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NBA season is in question as players reject offer from owners

Chauncey Billups, Carmelo Anthony, and Derek Fisher after

Chauncey Billups, Carmelo Anthony, and Derek Fisher after NBPA met to discuss CBA offer. (Getty) Credit: Chauncey Billups, Carmelo Anthony, and Derek Fisher after NBPA met to discuss the CBA offer. (Getty)

Basketball fans searching for a glimmer of hope that the rest of the NBA season is salvageable should prepare instead for a "nuclear winter."

The Doomsday rhetoric flared Monday when players rejected the league's latest contract proposal, and the NBA Players Association decided it wants to dissolve the union and let the courts intervene in the failed negotiations.

"It looks like the 2011-12 season is really in jeopardy," NBA Commissioner David Stern told ESPN, adding that "we're about to go into the nuclear winter of the NBA."

Billy Hunter, executive director of the union, said the players would file an antitrust suit against the NBA in the next couple of days.

"That's the best situation where players can get their due process," he said at a news conference at a midtown hotel Monday that included several prominent players, including Knicks stars Carmelo Anthony and Chauncey Billups.

Their contract expired June 30, and since then both the players and owners have been unable to decide how to split the league's $4 billion in annual revenue.

In a last-ditch effort, owners proposed a 50-50 split and a season that would begin Dec. 15, but the union rejected the offer yesterday. While players were willing to earn less revenue than in their previous contract, they were still unhappy with issues related to free agency and the contract length.

Games are cancelled through at least the end of the month. Observers, however, said the implications of a players' lawsuit could mean basketball is going to be a bust for a while.

"It really makes it unlikely we'll see a season this year," said Robert Boland, an NYU sports business professor.

Players in the NFL also moved to decertify their union in March over failed contract talks. That process took four months to resolve after the league locked out its players and some sued their teams in court.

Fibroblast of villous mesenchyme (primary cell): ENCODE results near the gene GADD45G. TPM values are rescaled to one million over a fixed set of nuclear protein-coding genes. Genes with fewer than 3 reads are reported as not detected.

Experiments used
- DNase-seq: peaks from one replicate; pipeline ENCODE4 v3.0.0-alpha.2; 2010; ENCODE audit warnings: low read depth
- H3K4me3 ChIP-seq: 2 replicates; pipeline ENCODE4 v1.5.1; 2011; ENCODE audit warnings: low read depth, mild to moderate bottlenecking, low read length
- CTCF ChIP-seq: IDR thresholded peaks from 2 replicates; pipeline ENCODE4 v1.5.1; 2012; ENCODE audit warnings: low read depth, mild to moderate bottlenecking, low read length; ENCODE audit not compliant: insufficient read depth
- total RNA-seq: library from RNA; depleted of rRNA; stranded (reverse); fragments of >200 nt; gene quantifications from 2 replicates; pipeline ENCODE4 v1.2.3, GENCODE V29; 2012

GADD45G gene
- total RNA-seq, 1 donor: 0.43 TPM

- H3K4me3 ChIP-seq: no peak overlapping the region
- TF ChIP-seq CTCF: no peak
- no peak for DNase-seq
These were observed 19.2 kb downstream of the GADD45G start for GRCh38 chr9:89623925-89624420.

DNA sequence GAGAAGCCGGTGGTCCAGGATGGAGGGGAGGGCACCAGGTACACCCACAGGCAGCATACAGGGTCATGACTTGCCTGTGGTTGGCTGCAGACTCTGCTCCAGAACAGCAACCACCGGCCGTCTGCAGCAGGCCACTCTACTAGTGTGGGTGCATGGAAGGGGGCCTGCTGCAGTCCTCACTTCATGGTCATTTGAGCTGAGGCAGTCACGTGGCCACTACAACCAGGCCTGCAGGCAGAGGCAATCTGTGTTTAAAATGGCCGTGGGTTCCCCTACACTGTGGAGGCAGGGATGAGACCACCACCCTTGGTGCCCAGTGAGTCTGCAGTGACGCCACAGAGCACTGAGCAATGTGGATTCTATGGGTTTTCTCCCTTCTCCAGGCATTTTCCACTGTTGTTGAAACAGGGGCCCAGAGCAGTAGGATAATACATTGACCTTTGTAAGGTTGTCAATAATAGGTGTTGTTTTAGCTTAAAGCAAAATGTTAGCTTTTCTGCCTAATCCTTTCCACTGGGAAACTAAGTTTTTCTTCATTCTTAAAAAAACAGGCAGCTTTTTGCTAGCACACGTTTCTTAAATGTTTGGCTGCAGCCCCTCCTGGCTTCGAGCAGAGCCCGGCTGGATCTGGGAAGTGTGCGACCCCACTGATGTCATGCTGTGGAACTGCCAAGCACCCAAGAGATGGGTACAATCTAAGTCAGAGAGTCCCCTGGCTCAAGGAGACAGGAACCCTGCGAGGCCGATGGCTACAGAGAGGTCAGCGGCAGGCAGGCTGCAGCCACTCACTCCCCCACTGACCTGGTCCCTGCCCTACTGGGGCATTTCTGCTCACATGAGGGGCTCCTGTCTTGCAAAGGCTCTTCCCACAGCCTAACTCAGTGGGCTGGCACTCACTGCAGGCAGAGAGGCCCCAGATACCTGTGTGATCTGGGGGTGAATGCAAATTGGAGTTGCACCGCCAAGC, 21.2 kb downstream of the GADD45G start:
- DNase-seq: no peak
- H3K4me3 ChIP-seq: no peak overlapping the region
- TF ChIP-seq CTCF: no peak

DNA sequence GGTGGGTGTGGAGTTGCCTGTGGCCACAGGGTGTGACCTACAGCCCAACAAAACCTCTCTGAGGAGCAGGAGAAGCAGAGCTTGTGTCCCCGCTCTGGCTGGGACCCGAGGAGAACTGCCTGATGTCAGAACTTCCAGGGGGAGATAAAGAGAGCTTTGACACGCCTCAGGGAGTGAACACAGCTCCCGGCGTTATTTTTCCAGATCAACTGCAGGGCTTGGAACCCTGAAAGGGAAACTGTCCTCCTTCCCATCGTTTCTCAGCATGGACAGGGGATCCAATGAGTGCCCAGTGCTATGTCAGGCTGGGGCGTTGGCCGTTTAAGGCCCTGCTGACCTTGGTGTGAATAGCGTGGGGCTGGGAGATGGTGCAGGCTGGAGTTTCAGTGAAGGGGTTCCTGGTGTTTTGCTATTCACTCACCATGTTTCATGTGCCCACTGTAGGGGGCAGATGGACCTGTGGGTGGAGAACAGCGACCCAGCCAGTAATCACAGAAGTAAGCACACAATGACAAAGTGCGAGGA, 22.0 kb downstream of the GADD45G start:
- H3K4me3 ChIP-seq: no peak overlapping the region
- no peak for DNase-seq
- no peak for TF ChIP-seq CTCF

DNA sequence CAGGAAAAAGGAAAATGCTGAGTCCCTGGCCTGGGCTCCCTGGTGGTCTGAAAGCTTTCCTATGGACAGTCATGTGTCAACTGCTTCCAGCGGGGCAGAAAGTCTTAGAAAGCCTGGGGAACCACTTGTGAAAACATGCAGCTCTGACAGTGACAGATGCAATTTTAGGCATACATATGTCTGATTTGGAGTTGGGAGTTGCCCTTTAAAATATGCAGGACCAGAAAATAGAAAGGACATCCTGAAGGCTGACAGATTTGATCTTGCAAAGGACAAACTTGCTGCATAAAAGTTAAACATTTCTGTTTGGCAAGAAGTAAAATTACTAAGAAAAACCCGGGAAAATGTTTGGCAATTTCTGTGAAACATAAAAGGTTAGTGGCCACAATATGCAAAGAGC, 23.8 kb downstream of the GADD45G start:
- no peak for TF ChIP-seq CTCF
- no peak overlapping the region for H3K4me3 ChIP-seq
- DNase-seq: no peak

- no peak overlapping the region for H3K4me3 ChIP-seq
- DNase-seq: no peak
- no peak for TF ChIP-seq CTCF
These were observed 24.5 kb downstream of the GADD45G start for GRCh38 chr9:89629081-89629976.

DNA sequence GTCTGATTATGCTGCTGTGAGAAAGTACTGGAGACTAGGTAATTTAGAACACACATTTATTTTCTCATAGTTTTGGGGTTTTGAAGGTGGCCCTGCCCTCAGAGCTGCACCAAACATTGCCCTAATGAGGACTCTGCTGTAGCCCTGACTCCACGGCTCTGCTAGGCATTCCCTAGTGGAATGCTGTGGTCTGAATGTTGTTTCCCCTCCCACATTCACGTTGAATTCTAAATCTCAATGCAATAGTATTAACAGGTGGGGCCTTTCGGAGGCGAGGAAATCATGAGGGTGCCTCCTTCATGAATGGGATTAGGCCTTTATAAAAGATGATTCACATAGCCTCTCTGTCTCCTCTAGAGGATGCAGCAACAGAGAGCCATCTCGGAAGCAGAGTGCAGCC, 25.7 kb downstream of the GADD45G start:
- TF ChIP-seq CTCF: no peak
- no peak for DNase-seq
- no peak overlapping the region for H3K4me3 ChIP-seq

Jeffrey Kessler, an attorney for the NBA players, declined Monday to talk about legal strategies.

"An antitrust case takes years from filing to conclusion. That's not a viable option for either party in this case," said Scott Rosner, a sports law professor at the Wharton Sports Business Initiative at the University of Pennsylvania.

The last NBA lockout in 1998-99 wasn't resolved until January, which still allowed for a 50-game season. Should a best-case scenario occur now, a season "can still happen," Rosner said.

Tommy Dee of said fans are chomping at the bit to see the Knicks return after having a strong season this past year thanks to the additions of Amar'e Stoudemire and Anthony.

"If they throw up the ball come January, fans will be excited and get behind [the franchise] again," Dee said.


NBA lockout scenarios

•Worst case: The players file an antitrust lawsuit against the NBA this week and the players officially vote to decertify their union.

Negotiations could still resume through the courts, but the case may ultimately go to trial. That could take another year or more to resolve, legal experts say, and means the current season would be scrapped and put next season in jeopardy, too.

•Best case: Team owners, wanting to come to a resolution sooner than later, compromise with players' demands over revenue sharing and other sticking points. Depending on how long it takes, a shortened season could still materialize by January or February.

•Other possibility: The federal labor board will also have a say in whether the owners and players negotiated fairly. The NBA filed an unfair labor practice charge against the players, accusing them of using decertification as a bargaining weapon. Players also filed their own charge, claiming the owners did not negotiate in good faith.

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